Our readings this evening commence with a letter from Alopex who appears anxious to show that he has not died for love and to think that to be abusive is to be witty. We shall assert the authority of our office and assure him that he is dismissed unless both his style and manners are reformed. When he thinks, writes and acts like a gentleman he will be well received, but in any other character we shall without ceremony shut the Chest against him. It is easy to throw dirt and a scavenger at that business will perform better than a man of sense and learning, and the latter will disdain to abuse a lady.
The advertising lady seems to have quietly retired from her uncivil suitors without condescending to reply and we admire the calm dignity of her conduct. She however is not permitted to enjoy her repose for we have no less than three letters addressed to her, all we fear, with little pretensions to sincerity. We look on Antigynes to be as he calls himself a wag and we think little better of the “Blue Eye” and the West Indian. The latter however shows that his rum and sugar has not deprived him of with and ingenuity nor his indolence made him unable to place them in the best point of view, but (we warn the lady) he is a greater wag than any of them.
The song so much enquired after is at last discovered and the Blue Eye turns out to be a gentleman, not a lady — a very young gentleman, little William Kay.
The verses written for music would have merited praise if they had not assumed what is not true. We think that the exploits of the British heroes in Spain might have furnished employment for the Muses, if their servants had not been more inclined to bask in flowery meads, and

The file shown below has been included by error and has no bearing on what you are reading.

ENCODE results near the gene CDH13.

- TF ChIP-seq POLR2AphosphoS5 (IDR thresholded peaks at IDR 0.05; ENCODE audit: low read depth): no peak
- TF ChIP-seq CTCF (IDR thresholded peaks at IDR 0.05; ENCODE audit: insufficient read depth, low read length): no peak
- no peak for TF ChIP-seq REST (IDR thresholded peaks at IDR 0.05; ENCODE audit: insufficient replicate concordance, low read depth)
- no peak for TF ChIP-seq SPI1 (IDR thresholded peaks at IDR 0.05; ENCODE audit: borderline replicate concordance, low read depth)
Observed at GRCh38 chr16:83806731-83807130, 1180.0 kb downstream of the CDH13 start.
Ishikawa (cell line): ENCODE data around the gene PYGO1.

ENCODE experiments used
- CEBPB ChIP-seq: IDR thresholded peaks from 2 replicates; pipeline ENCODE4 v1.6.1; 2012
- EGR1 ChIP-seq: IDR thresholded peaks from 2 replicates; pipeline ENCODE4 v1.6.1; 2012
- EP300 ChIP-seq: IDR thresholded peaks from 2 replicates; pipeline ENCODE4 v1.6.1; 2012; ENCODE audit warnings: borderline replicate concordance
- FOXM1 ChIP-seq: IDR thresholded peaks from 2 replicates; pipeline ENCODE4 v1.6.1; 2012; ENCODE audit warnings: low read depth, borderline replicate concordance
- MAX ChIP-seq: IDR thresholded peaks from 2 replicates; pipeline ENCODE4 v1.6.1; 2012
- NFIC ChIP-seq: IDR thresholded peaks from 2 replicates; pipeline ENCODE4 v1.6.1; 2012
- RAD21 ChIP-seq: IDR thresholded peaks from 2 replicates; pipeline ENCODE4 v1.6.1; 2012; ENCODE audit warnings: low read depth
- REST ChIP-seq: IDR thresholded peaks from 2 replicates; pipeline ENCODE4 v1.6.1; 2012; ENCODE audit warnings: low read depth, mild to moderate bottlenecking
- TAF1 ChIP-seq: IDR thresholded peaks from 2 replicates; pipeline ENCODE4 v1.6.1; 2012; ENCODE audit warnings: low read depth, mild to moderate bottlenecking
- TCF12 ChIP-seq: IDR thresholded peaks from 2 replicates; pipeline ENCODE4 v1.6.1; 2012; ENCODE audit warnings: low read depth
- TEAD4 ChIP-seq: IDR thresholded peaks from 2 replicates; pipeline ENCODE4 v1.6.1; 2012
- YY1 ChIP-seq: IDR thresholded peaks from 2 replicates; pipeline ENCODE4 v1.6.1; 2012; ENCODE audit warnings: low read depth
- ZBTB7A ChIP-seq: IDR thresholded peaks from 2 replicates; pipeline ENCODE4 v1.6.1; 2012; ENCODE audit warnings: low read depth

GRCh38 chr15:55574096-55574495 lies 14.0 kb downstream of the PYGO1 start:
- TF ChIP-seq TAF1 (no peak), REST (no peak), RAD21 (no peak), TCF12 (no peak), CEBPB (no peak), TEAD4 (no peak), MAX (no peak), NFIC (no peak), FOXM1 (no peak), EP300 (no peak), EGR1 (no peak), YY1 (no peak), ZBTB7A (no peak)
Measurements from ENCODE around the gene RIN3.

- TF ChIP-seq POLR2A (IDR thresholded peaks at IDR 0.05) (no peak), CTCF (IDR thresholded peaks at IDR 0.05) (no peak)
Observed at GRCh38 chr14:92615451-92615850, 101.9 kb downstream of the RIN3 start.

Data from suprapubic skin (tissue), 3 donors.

“play with the tangle of Neæra’s hair”
than to sing of heroic deeds. They would have found in the actions of Graham and Wellington “fit matter for their songs.” Their lyres like Anacreon’s can only echo love, not because heroes are wanting but because the poets are idle.
We are pleased with Donald’s little poem and blame the person who has assumed his name, but merit like his will not be injured by triflers who may aspire to be his rivals. The Tale of Lady Flora is pleasingly told in the Scottish dialect.
We shall conclude with a Poem to Anna on her birthday which accords so much with our feelings that we might have claimed it for our own. One topic of praise however which ought to have taken place of all others the author has omitted that filial love and filial duty which shine among the other excellencies of the poem in the Pleasure of Human Life and would render it highly valuable if its poetic merits were less conspicuous.
We have now to notify to our friends that the next Attic Evening will be on Wednesday the 10th of June three weeks from this day, which will terminate the amusements of this season. That evening will of course be the time of acknowledgement and confession when each of our ingenious friends will gather their own laurels and in the language of Ossian receive their fame.